Electrostatic discharge is most familiar from the electric shock that one feels when one walks on a dry nylon carpet and then touches a metal object. Such a spark-emitting discharge occurs, for example, every time that we greet someone with a handshake or touch metal. Those who feel such an electric shock when touching a conducting object have unleashed at least 3,500 Volts. Below this level one cannot feel it.
Many electronic components, however, can be damaged or destroyed by a discharge of less than 60 Volts!
First, a charge must build up. This is created by the separation of two surfaces – of which only one must be a relatively dry insulator – such as occurs when opening a plastic bag, picking up a box or walking over a carpet. One surface removes electrons from the other and becomes negatively charged, while the other surface becomes positive. In the case on non-conducting surfaces, such as those of practically all simple plastics and synthetic textiles, the charge remains intact.
This is called a STATIC CHARGE. If, however, even the slightest discharge to a nearby conductor (such as metal, metallic coal or perspiring skin) is now induced, it can very quickly become a spark-emitting discharge to other conducting surfaces.
Only three conductors are pivotal, namely:
These are the “spark sprayers” in the world of ESD: all three can take up, store and give off discharges in the form of destructive ESD sparks.
It is often overlooked that one must separate a dry non-conductor from a surface to achieve a charging effect, and that two of these charge-releasing conductors are required to cause a spark-emitting ESD. This, in turn, generates heat, light, sound and high frequencies that cause the whole range of electromagnetic reactions – triggering fires, explosions, IT defects and the destruction or impairment of electronic components.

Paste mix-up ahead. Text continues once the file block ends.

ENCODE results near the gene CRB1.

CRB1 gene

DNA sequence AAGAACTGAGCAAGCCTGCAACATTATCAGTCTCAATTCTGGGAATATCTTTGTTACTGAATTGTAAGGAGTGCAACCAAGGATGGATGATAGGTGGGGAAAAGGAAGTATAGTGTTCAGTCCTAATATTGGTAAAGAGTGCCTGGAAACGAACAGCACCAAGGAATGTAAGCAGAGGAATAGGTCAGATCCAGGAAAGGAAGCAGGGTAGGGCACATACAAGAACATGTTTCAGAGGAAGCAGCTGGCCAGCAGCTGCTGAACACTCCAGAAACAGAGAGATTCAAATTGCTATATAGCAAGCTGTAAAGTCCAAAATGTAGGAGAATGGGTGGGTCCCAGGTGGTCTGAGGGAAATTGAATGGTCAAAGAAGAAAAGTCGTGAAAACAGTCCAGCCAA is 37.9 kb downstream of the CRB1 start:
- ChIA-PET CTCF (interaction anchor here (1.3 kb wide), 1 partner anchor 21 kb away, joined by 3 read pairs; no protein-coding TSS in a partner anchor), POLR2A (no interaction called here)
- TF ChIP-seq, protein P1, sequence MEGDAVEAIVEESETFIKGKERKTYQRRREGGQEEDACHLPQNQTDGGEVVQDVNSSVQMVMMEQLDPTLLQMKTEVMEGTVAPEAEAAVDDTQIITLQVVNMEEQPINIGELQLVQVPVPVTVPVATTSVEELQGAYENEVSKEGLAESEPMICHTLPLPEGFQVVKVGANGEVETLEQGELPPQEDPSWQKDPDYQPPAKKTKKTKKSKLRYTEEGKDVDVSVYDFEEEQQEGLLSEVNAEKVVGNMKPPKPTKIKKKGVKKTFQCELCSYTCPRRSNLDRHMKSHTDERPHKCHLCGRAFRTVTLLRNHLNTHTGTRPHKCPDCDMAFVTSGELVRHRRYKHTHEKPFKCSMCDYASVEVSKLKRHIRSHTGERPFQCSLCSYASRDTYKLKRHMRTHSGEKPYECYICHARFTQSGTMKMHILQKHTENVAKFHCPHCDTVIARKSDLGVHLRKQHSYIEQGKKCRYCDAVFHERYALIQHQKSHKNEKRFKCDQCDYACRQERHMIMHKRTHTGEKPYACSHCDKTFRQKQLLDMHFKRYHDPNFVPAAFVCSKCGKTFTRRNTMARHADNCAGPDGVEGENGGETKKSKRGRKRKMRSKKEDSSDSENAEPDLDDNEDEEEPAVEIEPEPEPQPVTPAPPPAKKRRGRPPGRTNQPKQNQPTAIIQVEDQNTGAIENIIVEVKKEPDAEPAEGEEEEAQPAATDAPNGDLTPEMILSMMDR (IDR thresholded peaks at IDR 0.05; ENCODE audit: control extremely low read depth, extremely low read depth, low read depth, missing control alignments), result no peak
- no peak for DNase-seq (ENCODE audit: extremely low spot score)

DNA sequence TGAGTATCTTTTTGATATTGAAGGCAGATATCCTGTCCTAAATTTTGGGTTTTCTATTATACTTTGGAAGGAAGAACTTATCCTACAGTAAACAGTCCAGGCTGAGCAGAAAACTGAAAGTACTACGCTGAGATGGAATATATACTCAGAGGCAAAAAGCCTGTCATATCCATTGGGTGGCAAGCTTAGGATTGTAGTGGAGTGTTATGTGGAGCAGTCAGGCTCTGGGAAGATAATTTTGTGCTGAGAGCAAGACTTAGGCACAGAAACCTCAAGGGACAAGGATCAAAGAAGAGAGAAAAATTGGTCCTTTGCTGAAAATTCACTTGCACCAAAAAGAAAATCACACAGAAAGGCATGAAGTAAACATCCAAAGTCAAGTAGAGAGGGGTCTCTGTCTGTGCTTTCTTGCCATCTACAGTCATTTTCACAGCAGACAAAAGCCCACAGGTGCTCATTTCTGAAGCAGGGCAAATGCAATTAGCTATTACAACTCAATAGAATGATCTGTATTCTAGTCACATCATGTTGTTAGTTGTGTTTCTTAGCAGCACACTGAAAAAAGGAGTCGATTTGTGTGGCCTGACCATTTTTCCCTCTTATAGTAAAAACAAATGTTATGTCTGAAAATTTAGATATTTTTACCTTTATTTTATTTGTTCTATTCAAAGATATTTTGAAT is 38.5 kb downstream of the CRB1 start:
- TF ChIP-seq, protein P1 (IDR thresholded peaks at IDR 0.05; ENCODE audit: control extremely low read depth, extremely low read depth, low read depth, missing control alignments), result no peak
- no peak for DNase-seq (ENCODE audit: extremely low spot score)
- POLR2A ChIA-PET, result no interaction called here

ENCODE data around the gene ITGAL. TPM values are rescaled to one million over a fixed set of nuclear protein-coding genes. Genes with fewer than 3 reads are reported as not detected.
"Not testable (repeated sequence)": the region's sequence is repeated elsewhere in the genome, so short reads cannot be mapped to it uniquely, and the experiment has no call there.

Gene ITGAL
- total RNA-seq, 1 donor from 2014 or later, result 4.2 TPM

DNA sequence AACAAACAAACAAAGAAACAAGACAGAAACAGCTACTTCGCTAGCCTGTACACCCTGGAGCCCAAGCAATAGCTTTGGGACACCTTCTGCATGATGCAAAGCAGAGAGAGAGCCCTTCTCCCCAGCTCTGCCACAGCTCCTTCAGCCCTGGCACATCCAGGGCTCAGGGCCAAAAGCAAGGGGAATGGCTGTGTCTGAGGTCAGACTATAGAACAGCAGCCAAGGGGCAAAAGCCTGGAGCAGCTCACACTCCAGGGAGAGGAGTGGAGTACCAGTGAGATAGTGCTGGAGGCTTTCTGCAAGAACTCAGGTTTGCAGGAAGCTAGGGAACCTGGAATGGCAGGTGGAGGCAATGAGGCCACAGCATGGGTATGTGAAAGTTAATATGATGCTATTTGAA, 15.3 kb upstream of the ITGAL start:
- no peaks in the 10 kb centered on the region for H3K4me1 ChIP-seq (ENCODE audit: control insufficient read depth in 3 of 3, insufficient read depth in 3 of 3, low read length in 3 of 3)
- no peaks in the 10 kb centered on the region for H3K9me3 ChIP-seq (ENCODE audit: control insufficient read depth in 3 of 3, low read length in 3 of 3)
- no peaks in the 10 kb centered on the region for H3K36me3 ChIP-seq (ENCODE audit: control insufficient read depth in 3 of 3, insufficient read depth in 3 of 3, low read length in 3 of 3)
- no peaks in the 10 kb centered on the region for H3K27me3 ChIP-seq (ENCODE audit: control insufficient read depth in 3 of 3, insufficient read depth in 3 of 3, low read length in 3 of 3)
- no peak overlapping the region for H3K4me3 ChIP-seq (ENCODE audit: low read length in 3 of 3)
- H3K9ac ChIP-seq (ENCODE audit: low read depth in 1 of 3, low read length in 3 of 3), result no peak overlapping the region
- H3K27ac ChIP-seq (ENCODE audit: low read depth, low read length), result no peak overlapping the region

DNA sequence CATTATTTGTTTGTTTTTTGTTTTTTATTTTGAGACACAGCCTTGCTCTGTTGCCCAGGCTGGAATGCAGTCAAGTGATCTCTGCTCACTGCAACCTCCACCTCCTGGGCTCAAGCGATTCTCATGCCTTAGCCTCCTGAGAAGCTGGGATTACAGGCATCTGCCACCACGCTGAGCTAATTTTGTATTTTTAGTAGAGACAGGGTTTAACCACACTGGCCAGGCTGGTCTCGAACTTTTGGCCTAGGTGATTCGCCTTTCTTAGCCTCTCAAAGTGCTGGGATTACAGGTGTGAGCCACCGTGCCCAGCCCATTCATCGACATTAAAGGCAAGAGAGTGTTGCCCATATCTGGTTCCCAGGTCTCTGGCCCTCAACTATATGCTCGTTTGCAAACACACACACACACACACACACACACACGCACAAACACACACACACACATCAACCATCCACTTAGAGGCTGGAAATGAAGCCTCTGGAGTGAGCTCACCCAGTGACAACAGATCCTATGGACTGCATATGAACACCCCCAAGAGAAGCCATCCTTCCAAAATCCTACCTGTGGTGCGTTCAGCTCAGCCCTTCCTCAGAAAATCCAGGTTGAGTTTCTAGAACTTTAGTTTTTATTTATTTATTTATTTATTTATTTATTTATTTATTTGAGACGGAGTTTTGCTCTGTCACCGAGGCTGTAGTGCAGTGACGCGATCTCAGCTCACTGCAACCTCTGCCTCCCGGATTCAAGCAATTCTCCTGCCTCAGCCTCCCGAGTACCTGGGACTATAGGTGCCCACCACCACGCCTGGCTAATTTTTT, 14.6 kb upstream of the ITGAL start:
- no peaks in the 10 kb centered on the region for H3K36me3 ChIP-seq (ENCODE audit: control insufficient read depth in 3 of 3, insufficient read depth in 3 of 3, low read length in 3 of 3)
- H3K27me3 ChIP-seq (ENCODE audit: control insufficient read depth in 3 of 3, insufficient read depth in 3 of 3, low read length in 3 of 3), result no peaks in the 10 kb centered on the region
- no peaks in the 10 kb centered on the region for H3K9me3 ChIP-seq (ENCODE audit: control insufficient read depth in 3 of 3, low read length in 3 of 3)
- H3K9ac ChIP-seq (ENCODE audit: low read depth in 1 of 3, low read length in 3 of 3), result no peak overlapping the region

The sudden spark-emitting discharge of what was initially a static charge can destroy or damage today’s highly sensitive microcircuits through the effects of its micro-sparks. Such damage could involve a penetration of the insulating layer of an oxide barrier or something similar. It is possible that metal can be made to vaporise, covering all parts in a layer of metal, causing a short-circuit; or, worse still, the device is so slightly damaged that it passes producer’s inspection systems but later breaks down during use. Static discharge of far less than 100 Volts can cause such short-circuits, and every discharge lasts less than one hundred billionth of a second!
The later that such a static discharge takes place in the production process of an assembly or device, the greater the repair and replacement costs. The problem of ESD is not the static charging itself, but the damage caused by static discharging. This sudden static discharge must be prevented!
The risks of ESD can only be prevented by avoiding large potential differences and using shielding layers. Safe potential equalisation can be achieved through the use of CORSTATTM and CORTRONIC® with a surface resistance of 107 to 108 Ohms.